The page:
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Respite service is restored
THE doors are finally open to Swindon Mind’s new Respite House which will provide temporary accommodation for people suffering from stress or mental health issues.
Last year, Avon and Wiltshire Mental Health Partnership NHS Trust (AWP) restructured their services, culminating with the decommissioning of the Crisis House at Oak Lodge, Sandalwood Court.
But the service has now been relaunched, much to the delight of staff and service users at the charity.
Andy Rowland, a former Swindon Town striker who suffered dementia and used Oak Lodge as part of his recovery, cut the ribbon to the new premises.
“This place is out of this world for people who have gone through the same thing as I did,” said Andy.
“It gives people the chance to look after themselves and have some peace of mind. Then you can look forward to moving on and back into a normal life.
“The people who work here are superb. They believe in what they are doing and nothing is too much trouble for them.
“It opened my eyes to so many things and helped me through my problems immensely. It doesn’t matter what is wrong, they try to put you on the road to recovery.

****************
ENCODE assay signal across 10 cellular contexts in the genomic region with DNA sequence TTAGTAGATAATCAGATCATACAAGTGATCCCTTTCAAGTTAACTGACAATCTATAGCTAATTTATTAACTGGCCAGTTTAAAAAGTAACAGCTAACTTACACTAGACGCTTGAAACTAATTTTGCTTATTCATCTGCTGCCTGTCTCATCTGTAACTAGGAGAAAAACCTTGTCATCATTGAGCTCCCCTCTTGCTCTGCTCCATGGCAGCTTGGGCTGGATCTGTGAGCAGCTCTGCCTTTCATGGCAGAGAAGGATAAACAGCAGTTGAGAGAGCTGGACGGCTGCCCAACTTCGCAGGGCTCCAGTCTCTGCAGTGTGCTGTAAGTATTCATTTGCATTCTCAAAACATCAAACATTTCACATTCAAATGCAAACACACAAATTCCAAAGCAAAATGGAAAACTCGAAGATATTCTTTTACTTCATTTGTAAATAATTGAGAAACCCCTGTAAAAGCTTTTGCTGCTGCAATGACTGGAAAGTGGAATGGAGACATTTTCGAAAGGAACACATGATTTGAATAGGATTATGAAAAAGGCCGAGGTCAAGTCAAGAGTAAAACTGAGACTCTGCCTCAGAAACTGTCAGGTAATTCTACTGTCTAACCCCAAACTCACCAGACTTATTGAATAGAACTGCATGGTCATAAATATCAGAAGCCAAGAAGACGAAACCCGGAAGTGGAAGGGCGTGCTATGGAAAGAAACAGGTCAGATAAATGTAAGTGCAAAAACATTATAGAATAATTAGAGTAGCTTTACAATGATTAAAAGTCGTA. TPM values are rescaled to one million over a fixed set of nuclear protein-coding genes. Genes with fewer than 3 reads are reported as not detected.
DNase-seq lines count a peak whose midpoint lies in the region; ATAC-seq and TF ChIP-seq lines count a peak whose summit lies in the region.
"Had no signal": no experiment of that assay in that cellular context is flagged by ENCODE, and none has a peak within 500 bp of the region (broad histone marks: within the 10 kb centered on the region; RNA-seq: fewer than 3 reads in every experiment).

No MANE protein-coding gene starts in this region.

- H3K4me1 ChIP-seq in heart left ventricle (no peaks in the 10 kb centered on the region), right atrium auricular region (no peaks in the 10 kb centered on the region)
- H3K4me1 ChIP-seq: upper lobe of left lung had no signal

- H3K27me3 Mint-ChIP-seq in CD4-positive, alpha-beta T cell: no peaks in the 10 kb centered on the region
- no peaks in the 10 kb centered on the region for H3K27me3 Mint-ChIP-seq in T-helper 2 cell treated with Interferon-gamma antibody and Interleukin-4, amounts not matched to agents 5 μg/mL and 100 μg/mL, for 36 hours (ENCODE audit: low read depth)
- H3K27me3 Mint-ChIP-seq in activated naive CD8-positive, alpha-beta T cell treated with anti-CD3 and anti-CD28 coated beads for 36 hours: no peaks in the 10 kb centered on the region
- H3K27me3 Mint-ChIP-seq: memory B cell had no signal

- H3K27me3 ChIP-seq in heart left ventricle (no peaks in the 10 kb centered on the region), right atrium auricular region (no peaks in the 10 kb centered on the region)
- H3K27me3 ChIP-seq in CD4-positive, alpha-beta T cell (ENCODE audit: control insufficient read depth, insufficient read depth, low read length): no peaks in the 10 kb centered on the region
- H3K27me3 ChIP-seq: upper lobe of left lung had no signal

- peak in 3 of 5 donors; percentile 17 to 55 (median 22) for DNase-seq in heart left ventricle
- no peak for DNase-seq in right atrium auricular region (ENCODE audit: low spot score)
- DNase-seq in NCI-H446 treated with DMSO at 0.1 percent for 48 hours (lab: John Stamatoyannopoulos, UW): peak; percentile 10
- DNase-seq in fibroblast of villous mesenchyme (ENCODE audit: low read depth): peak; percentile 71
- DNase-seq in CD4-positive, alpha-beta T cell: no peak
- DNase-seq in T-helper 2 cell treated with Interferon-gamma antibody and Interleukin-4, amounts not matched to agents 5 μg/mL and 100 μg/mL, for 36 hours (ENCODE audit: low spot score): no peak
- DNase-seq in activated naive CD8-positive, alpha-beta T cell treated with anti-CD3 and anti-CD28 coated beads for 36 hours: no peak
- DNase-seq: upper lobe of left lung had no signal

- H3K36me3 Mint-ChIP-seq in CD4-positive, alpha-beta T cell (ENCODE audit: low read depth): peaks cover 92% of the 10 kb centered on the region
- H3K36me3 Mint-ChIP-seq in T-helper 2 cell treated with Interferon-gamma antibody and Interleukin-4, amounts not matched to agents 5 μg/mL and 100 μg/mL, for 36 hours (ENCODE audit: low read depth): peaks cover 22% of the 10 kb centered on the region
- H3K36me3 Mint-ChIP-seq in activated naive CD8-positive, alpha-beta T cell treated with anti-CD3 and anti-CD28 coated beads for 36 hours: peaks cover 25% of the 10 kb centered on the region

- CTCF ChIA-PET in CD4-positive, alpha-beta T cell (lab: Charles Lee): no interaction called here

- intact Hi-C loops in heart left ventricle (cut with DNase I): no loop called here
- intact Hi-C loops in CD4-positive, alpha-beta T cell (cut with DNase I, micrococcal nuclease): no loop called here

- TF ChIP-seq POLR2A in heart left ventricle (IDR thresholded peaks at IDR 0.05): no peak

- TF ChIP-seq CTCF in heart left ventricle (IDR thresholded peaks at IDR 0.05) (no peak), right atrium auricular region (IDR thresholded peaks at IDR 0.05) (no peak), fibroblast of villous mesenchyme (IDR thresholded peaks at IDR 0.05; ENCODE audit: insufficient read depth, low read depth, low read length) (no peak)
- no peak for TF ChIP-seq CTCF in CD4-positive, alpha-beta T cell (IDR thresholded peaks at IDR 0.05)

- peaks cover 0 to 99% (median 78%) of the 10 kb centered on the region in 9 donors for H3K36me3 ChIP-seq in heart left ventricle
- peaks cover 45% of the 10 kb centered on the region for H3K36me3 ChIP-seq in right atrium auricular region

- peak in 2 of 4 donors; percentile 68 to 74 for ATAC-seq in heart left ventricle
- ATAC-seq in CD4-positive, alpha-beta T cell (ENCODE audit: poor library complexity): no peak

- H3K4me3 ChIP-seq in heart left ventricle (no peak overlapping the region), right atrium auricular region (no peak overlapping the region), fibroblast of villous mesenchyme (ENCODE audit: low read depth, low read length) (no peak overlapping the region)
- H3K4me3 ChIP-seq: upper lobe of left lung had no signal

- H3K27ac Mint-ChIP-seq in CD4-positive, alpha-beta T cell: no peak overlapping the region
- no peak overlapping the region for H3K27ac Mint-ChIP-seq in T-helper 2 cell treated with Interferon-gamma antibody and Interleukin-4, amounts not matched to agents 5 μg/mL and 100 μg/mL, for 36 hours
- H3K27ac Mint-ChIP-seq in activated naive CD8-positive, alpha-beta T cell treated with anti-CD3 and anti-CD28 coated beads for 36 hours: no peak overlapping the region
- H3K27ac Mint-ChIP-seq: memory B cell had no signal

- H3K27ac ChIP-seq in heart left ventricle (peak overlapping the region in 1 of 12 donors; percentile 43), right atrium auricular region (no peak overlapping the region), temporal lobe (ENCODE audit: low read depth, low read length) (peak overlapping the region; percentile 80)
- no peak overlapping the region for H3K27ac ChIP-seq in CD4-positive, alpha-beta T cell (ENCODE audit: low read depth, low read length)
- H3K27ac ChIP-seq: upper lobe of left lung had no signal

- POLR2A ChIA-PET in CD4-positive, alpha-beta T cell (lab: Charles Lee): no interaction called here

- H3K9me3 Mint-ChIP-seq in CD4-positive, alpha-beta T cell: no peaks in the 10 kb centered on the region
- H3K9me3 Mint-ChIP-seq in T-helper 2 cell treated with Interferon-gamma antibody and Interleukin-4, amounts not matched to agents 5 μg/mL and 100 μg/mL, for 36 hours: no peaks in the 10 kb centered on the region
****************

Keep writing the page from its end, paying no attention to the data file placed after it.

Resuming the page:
“It is an honour to be here and it is a small thank you for everything they have done for me.”
The new service will focus on respite and recovery, offering two-week lodgings for up to five people at a time.
Mark Smyth, Swindon Mind CEO, said: “It will be a new flavour of service.
“While the last house was about crisis, this will be about respite and well being.
“The essence of the building and the beautiful gardens will provide that. There are times when we all get to a point when there can be a dangerous escalation.
“We all need times to reflect and this could be a really good opportunity for people to step back.”
Andrea Phillips, a former guest at Crisis House, said: “The Crisis House truly turns people’s lives around, it has bought my life back from desperation and mental health recovery. It has been a godsend to me throughout its six years.”
Richard Pike, 36, of Westlea, also used the old service. He said he thought the move was a step in the right direction for the charity.
“While the last place was excellent, this is even better,” he said.
“For them to move here is a big step up and I applaud them for it. You are not going to find another building like this in Swindon.
“I had severe suicidal thoughts and I was going all over the place at that time.
“I had a lot of issues but now I have had some care and I can come here if I need to.
“They have helped me to sort out where I have gone wrong and their door is always open.”
Trish Kelk, 62, and Sue Sanders, 59, met at Oak Lodge in 2004 and are some of the longest service users with Swindon Mind.
“This feels more like home,” said Trish.
“It is absolutely lovely and I will be using it a lot.”
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